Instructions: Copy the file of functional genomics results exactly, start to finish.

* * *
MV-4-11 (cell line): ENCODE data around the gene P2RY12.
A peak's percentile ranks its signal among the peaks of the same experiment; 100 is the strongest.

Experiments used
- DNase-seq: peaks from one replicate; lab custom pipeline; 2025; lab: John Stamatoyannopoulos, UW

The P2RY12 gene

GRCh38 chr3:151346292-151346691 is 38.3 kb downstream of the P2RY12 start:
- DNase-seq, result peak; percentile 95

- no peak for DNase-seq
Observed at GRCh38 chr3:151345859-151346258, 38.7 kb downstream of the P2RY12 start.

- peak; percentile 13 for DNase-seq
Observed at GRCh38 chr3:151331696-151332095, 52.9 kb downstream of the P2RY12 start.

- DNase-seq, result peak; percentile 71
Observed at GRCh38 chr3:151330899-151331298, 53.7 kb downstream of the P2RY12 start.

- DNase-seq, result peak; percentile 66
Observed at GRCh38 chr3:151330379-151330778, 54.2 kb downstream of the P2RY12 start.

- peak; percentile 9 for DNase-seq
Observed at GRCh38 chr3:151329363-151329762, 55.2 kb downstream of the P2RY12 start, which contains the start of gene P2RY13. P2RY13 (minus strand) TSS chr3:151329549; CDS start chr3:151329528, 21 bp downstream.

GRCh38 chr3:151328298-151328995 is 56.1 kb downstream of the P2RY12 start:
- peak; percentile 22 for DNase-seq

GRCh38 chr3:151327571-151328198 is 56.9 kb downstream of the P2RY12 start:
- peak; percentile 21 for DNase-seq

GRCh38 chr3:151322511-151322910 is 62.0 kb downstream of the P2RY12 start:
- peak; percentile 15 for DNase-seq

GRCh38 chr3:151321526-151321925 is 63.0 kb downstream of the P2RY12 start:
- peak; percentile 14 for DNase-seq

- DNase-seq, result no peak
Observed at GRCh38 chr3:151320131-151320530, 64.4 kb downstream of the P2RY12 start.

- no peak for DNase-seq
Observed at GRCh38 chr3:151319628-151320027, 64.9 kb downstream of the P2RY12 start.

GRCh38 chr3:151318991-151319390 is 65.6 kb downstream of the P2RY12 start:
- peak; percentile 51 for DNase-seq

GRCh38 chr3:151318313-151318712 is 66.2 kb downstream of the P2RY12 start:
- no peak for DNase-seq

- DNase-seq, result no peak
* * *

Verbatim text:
MV-4-11 (cell line): ENCODE data around the gene P2RY12.
A peak's percentile ranks its signal among the peaks of the same experiment; 100 is the strongest.

Experiments used
- DNase-seq: peaks from one replicate; lab custom pipeline; 2025; lab: John Stamatoyannopoulos, UW

The P2RY12 gene

GRCh38 chr3:151346292-151346691 is 38.3 kb downstream of the P2RY12 start:
- DNase-seq, result peak; percentile 95

- no peak for DNase-seq
Observed at GRCh38 chr3:151345859-151346258, 38.7 kb downstream of the P2RY12 start.

- peak; percentile 13 for DNase-seq
Observed at GRCh38 chr3:151331696-151332095, 52.9 kb downstream of the P2RY12 start.

- DNase-seq, result peak; percentile 71
Observed at GRCh38 chr3:151330899-151331298, 53.7 kb downstream of the P2RY12 start.

- DNase-seq, result peak; percentile 66
Observed at GRCh38 chr3:151330379-151330778, 54.2 kb downstream of the P2RY12 start.

- peak; percentile 9 for DNase-seq
Observed at GRCh38 chr3:151329363-151329762, 55.2 kb downstream of the P2RY12 start, which contains the start of gene P2RY13. P2RY13 (minus strand) TSS chr3:151329549; CDS start chr3:151329528, 21 bp downstream.

GRCh38 chr3:151328298-151328995 is 56.1 kb downstream of the P2RY12 start:
- peak; percentile 22 for DNase-seq

GRCh38 chr3:151327571-151328198 is 56.9 kb downstream of the P2RY12 start:
- peak; percentile 21 for DNase-seq

GRCh38 chr3:151322511-151322910 is 62.0 kb downstream of the P2RY12 start:
- peak; percentile 15 for DNase-seq

GRCh38 chr3:151321526-151321925 is 63.0 kb downstream of the P2RY12 start:
- peak; percentile 14 for DNase-seq

- DNase-seq, result no peak
Observed at GRCh38 chr3:151320131-151320530, 64.4 kb downstream of the P2RY12 start.

- no peak for DNase-seq
Observed at GRCh38 chr3:151319628-151320027, 64.9 kb downstream of the P2RY12 start.

GRCh38 chr3:151318991-151319390 is 65.6 kb downstream of the P2RY12 start:
- peak; percentile 51 for DNase-seq

GRCh38 chr3:151318313-151318712 is 66.2 kb downstream of the P2RY12 start:
- no peak for DNase-seq

- DNase-seq, result no peak